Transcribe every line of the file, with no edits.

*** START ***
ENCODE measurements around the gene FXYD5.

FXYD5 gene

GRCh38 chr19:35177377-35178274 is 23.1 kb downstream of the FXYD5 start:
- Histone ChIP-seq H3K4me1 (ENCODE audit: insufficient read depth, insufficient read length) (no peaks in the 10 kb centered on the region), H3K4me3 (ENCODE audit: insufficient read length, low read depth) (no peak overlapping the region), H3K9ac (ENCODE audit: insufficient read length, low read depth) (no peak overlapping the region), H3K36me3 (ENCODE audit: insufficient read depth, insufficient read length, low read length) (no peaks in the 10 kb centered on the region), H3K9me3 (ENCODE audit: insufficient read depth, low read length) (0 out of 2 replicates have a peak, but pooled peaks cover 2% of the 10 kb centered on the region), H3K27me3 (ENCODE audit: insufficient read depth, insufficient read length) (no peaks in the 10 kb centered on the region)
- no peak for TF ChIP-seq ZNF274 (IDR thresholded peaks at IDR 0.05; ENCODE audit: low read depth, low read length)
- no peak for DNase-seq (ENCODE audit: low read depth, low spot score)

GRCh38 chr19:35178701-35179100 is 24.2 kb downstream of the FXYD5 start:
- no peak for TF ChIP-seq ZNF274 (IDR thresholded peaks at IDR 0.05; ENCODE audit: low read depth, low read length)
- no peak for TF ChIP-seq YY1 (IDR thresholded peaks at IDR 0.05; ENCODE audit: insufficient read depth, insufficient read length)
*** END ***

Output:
ENCODE measurements around the gene FXYD5.

FXYD5 gene

GRCh38 chr19:35177377-35178274 is 23.1 kb downstream of the FXYD5 start:
- Histone ChIP-seq H3K4me1 (ENCODE audit: insufficient read depth, insufficient read length) (no peaks in the 10 kb centered on the region), H3K4me3 (ENCODE audit: insufficient read length, low read depth) (no peak overlapping the region), H3K9ac (ENCODE audit: insufficient read length, low read depth) (no peak overlapping the region), H3K36me3 (ENCODE audit: insufficient read depth, insufficient read length, low read length) (no peaks in the 10 kb centered on the region), H3K9me3 (ENCODE audit: insufficient read depth, low read length) (0 out of 2 replicates have a peak, but pooled peaks cover 2% of the 10 kb centered on the region), H3K27me3 (ENCODE audit: insufficient read depth, insufficient read length) (no peaks in the 10 kb centered on the region)
- no peak for TF ChIP-seq ZNF274 (IDR thresholded peaks at IDR 0.05; ENCODE audit: low read depth, low read length)
- no peak for DNase-seq (ENCODE audit: low read depth, low spot score)

GRCh38 chr19:35178701-35179100 is 24.2 kb downstream of the FXYD5 start:
- no peak for TF ChIP-seq ZNF274 (IDR thresholded peaks at IDR 0.05; ENCODE audit: low read depth, low read length)
- no peak for TF ChIP-seq YY1 (IDR thresholded peaks at IDR 0.05; ENCODE audit: insufficient read depth, insufficient read length)